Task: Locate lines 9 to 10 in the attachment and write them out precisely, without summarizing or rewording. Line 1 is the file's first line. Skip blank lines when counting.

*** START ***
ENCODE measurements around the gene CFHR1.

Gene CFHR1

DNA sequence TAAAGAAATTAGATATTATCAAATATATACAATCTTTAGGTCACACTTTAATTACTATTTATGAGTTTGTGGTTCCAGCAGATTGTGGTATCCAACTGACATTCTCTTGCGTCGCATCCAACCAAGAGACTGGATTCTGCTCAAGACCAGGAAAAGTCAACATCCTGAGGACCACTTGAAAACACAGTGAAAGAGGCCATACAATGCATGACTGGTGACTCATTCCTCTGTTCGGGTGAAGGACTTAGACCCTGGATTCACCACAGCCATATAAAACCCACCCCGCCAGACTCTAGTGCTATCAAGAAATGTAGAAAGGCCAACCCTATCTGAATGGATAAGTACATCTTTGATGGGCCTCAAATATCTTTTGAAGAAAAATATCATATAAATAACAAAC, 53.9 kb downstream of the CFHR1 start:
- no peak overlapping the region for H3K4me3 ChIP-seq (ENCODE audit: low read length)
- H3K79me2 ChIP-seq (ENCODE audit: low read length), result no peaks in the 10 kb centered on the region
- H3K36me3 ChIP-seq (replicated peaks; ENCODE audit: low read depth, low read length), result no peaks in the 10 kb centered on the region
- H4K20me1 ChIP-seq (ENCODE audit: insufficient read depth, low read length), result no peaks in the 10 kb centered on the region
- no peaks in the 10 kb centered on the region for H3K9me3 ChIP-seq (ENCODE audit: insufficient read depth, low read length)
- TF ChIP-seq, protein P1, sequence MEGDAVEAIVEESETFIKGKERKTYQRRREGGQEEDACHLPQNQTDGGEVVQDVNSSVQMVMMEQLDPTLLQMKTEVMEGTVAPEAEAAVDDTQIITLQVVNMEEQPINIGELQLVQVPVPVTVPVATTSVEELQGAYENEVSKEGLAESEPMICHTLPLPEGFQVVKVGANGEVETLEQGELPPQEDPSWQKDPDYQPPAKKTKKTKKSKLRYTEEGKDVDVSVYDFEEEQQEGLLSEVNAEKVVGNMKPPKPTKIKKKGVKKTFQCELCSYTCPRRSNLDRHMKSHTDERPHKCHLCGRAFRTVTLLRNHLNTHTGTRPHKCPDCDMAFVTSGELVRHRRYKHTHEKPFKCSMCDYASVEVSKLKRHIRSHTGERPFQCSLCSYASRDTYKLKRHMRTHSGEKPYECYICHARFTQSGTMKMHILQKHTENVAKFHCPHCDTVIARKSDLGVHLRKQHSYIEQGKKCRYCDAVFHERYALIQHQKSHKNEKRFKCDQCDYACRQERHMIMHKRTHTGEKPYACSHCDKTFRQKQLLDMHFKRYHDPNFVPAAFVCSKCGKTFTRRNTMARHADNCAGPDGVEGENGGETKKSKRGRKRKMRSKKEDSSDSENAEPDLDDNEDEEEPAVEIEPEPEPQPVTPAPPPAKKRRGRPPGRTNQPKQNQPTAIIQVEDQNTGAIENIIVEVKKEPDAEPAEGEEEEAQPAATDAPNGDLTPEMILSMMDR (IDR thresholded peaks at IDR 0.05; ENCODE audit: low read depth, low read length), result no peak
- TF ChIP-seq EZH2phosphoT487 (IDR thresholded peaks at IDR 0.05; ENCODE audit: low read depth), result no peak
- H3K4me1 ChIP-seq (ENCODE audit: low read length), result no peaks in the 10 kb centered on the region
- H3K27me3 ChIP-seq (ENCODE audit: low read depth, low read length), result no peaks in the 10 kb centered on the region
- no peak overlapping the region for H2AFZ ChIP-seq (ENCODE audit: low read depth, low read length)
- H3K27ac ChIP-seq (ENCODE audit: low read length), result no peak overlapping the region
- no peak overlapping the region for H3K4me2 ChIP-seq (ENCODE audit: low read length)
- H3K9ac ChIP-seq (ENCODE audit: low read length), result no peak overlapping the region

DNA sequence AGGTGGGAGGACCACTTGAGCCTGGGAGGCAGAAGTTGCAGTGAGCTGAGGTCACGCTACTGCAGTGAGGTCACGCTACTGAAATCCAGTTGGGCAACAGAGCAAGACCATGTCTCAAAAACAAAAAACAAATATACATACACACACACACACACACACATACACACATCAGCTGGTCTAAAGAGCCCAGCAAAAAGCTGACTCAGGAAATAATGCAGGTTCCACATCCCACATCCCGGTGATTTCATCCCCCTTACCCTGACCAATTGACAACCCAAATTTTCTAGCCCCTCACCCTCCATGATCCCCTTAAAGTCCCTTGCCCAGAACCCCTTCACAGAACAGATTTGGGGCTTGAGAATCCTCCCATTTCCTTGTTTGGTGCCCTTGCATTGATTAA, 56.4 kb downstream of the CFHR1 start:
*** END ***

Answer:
- TF ChIP-seq, protein P1, sequence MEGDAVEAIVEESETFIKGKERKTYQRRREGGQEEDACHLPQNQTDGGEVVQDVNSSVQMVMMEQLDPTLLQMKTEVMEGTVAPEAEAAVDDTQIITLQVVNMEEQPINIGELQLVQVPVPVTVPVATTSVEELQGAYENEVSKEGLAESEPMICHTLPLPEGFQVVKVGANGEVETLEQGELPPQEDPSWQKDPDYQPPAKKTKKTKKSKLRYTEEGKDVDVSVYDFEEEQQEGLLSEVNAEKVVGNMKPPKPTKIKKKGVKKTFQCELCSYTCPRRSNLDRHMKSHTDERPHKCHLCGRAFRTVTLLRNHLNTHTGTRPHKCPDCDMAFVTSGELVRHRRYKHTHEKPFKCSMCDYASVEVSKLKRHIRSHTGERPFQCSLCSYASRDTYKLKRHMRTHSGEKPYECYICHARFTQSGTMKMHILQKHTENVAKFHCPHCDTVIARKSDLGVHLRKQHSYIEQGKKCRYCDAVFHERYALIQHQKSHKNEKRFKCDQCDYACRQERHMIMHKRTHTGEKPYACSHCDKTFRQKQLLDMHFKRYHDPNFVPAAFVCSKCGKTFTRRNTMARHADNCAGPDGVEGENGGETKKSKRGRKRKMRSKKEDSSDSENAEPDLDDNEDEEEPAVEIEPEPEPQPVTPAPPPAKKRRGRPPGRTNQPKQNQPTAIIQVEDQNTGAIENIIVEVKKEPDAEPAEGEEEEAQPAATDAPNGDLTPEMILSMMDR (IDR thresholded peaks at IDR 0.05; ENCODE audit: low read depth, low read length), result no peak
- TF ChIP-seq EZH2phosphoT487 (IDR thresholded peaks at IDR 0.05; ENCODE audit: low read depth), result no peak